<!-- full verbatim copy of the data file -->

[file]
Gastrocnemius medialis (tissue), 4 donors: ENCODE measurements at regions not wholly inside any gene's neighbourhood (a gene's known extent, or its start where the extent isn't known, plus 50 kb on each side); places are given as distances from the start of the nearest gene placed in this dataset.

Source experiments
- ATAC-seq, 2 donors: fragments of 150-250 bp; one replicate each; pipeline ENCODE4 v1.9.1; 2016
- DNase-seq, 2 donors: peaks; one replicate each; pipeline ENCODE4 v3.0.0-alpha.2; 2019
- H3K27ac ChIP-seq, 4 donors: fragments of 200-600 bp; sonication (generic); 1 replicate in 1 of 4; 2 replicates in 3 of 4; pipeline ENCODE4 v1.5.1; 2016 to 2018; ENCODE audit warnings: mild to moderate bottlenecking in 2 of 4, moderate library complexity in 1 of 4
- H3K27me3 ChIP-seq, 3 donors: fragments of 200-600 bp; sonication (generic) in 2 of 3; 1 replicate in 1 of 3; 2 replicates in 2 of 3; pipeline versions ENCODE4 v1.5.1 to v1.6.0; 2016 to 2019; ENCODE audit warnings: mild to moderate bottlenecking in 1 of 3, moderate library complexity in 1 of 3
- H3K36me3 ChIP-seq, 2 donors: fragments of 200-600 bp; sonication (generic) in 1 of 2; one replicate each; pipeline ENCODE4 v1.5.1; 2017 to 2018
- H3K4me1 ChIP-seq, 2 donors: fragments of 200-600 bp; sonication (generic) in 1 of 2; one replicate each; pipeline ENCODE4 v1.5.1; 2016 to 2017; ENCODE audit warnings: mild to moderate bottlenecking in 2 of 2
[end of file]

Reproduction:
Gastrocnemius medialis (tissue), 4 donors: ENCODE measurements at regions not wholly inside any gene's neighbourhood (a gene's known extent, or its start where the extent isn't known, plus 50 kb on each side); places are given as distances from the start of the nearest gene placed in this dataset.

Source experiments
- ATAC-seq, 2 donors: fragments of 150-250 bp; one replicate each; pipeline ENCODE4 v1.9.1; 2016
- DNase-seq, 2 donors: peaks; one replicate each; pipeline ENCODE4 v3.0.0-alpha.2; 2019
- H3K27ac ChIP-seq, 4 donors: fragments of 200-600 bp; sonication (generic); 1 replicate in 1 of 4; 2 replicates in 3 of 4; pipeline ENCODE4 v1.5.1; 2016 to 2018; ENCODE audit warnings: mild to moderate bottlenecking in 2 of 4, moderate library complexity in 1 of 4
- H3K27me3 ChIP-seq, 3 donors: fragments of 200-600 bp; sonication (generic) in 2 of 3; 1 replicate in 1 of 3; 2 replicates in 2 of 3; pipeline versions ENCODE4 v1.5.1 to v1.6.0; 2016 to 2019; ENCODE audit warnings: mild to moderate bottlenecking in 1 of 3, moderate library complexity in 1 of 3
- H3K36me3 ChIP-seq, 2 donors: fragments of 200-600 bp; sonication (generic) in 1 of 2; one replicate each; pipeline ENCODE4 v1.5.1; 2017 to 2018
- H3K4me1 ChIP-seq, 2 donors: fragments of 200-600 bp; sonication (generic) in 1 of 2; one replicate each; pipeline ENCODE4 v1.5.1; 2016 to 2017; ENCODE audit warnings: mild to moderate bottlenecking in 2 of 2